I know, right? I first learned how to rails back when Rails 3 was new, but didn’t end up using it (the backend of the project I was working on was indeed written in Rails, but by other people). Then when I worked at Big Nerd Ranch I picked up bits and pieces of knowledge from the former Highgroove folks, but again didn’t use it. The last time I worked on a real web app for real people, it was in node.js (and that was only really vending a React SPA, so it was really in React). The time before that: WebObjects.
The context of this project is that I had a few days to ninja out an end-to-end concept of a web application that’s going to be taken on by other members of my team to flesh out, so it had to be quick to write and easy to understand. My thought was that Rails is stable and trusted enough that however I write the app, with roughly no experience, would not diverge far from however anyone else with roughly no experience would do it, so there wouldn’t be too many surprises. That the testing story for Rails is solid, that websites in Rails are a well-understood problem.
Obviously I could’ve chosen any of a plethora of technologies and made my colleagues live with the choice, but that would potentially have sunk the project. Going overly hipster with BCHS, Seaside or Phoenix would have been enjoyable but left my team-mates with a much bigger challenge than “learn another C-like OOP language and the particular conventions of this three-tier framework”. Similarly, on the front end, I just wrote some raw JS that’s served by Rails’s asset pipeline, with no frameworks (though I did use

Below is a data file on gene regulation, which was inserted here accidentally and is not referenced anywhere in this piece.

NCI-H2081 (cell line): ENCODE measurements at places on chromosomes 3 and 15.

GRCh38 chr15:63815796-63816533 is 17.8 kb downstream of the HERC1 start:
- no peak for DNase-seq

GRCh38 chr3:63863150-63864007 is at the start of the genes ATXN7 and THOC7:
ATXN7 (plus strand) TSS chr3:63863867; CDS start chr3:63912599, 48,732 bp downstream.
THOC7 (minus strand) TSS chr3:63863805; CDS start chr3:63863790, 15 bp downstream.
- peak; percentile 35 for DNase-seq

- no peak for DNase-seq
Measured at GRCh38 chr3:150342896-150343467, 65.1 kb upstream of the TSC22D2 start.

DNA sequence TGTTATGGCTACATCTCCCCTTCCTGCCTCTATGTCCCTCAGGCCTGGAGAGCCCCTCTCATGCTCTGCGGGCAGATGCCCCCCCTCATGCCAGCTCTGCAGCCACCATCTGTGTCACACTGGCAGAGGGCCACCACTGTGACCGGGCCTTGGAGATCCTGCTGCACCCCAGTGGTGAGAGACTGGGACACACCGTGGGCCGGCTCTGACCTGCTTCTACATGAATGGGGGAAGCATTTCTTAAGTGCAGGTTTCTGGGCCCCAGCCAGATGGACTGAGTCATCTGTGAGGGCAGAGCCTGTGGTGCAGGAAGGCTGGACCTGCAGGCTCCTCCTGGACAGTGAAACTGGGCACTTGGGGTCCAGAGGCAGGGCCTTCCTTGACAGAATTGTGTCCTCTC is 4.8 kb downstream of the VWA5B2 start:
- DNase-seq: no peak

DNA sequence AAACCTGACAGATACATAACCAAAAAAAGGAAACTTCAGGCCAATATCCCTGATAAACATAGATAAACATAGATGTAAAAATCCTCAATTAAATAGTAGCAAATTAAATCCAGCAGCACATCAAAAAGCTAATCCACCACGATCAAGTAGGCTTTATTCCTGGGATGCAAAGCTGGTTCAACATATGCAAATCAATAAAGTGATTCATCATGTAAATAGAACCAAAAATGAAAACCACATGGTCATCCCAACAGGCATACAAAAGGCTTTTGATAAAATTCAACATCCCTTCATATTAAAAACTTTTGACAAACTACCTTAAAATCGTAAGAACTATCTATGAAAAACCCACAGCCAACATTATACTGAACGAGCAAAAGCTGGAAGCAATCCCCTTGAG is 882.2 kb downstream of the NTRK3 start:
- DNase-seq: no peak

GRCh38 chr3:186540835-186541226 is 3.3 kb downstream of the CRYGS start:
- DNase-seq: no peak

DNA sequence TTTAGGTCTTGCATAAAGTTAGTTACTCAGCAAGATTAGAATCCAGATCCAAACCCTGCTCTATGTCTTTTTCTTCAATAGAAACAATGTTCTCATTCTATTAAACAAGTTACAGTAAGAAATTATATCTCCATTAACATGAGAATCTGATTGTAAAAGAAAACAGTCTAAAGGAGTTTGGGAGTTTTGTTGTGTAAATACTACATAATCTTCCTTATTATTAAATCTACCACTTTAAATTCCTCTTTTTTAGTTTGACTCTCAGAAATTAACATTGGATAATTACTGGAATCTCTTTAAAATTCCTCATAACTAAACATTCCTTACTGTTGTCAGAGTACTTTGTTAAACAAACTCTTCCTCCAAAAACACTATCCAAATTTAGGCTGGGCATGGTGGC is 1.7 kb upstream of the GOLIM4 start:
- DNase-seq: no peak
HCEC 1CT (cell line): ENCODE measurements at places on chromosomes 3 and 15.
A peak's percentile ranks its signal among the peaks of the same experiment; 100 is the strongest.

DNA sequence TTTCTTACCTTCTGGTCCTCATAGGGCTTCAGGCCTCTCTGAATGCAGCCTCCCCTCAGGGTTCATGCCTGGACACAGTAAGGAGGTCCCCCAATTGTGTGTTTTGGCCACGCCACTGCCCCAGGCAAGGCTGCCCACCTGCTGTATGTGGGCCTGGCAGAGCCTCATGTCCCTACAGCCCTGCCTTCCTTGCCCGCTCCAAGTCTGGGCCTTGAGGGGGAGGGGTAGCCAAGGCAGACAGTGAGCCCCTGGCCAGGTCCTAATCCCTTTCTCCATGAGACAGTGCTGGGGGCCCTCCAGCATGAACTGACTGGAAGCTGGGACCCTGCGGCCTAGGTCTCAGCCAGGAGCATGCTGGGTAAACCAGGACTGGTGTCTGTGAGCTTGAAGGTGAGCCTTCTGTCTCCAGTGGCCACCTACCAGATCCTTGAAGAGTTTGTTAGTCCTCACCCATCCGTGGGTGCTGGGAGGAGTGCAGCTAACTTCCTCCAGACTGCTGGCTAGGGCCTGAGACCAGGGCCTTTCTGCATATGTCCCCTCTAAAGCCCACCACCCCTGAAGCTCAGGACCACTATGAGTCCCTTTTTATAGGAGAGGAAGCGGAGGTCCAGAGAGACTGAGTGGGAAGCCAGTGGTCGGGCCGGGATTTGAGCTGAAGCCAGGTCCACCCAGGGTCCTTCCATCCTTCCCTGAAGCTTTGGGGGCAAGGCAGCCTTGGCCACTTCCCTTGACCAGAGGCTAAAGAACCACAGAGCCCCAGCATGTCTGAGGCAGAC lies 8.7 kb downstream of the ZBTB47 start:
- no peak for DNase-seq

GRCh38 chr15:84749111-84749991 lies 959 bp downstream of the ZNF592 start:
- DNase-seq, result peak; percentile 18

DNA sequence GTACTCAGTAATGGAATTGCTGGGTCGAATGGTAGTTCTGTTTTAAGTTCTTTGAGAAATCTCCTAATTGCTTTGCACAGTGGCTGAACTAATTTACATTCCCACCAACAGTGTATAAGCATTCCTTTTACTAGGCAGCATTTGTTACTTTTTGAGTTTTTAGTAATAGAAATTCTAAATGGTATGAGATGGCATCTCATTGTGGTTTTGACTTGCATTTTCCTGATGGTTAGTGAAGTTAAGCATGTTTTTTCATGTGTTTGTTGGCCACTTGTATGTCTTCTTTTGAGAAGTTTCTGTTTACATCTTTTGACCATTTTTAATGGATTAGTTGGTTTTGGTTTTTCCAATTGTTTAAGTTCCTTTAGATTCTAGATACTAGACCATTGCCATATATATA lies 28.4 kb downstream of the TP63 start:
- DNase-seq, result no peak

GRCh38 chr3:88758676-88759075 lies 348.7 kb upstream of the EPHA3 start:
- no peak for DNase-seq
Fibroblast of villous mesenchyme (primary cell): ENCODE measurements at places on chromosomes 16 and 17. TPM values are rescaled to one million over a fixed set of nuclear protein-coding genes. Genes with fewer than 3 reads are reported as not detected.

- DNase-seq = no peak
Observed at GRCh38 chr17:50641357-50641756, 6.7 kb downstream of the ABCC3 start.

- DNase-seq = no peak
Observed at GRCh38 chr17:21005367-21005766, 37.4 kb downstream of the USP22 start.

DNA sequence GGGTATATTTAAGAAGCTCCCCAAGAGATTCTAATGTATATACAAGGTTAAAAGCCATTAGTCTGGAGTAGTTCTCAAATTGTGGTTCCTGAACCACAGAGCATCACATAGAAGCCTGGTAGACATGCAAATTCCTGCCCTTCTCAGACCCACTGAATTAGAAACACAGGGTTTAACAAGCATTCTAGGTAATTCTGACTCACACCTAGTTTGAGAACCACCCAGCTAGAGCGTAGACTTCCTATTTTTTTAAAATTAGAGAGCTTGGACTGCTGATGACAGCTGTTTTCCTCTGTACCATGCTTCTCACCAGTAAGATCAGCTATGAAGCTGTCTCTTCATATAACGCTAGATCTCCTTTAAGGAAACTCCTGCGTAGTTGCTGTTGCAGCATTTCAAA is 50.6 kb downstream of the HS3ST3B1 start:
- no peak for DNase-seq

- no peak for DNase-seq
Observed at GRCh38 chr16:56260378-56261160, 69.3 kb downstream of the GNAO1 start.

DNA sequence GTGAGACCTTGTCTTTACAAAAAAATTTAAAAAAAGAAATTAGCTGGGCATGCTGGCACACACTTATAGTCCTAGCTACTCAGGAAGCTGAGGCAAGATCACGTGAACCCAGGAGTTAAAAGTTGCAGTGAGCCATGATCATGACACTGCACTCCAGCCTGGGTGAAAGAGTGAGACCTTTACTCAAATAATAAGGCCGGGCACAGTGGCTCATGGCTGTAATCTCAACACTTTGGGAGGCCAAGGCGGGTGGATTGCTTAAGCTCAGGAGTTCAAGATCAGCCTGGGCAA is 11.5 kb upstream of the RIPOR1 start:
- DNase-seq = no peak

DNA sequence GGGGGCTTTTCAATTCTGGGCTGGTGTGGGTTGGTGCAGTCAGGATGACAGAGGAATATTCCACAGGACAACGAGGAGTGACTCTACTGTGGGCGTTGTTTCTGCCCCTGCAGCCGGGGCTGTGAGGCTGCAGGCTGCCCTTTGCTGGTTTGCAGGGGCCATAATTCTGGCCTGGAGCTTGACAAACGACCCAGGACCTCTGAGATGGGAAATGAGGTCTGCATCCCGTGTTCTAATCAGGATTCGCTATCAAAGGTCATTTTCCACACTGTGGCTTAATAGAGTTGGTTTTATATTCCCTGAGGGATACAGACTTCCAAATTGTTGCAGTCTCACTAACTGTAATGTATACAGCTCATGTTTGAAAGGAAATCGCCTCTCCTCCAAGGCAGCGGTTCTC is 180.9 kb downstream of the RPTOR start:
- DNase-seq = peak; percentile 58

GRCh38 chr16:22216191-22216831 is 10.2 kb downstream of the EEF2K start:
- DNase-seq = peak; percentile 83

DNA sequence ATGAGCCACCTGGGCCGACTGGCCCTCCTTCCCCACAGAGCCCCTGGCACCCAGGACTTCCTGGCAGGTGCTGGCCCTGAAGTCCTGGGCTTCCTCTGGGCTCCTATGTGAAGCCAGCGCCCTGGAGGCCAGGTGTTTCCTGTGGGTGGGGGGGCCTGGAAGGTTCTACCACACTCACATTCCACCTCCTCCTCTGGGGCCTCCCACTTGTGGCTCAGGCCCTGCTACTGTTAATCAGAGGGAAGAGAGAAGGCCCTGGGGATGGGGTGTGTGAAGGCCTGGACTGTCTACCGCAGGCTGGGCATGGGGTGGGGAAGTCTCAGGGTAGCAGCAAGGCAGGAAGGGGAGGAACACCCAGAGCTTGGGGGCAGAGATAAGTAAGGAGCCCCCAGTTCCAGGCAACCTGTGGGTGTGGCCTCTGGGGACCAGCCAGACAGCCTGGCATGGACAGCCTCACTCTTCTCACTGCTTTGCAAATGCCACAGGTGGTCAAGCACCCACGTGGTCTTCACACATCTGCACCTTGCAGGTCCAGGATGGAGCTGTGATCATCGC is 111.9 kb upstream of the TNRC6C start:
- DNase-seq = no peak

Rails.ajax for async requests).
With a day and a half left, I’m done, and can land some bonus features to reduce the workload for my colleagues. Ruby is a joy to use, although it is starting to show some of the same warts that JS suffers from: compare the two ways to make a Ruby hash with the two ways to write JS functions. The inconsistency over brackets around message sends is annoying, too, but livable.
Weirdly testing in Rails seems to only be good for testing Ruby, not JS/Coffeescript/whatever you shove down the frontend. I ended up using the
Most of my other problems came from the incompatibility of Ruby versions (I quickly gave up on
rvm and used Docker, writing a small wrapper script to run the CD pipeline and give other devs commands like ‘build’, ‘test’, ‘run’, ‘stop’, ‘migrate’) and the changes in Rails API between versions 3-5. A lot of content on blogs[*] and stackoverflow don’t specify the version of Rails or Ruby they’re talking about, so the recommendations may not work the same way.
[*] I found a lot of Rails blogs that just reiterate examples and usage of API that’s already present in the
rdoc. I don’t know whether this is SEO poisoning, or people not knowing that the official documentation exists, or there being lots of low-quality blogs.
But overall, Railsing was fun and got me quickly to my destination.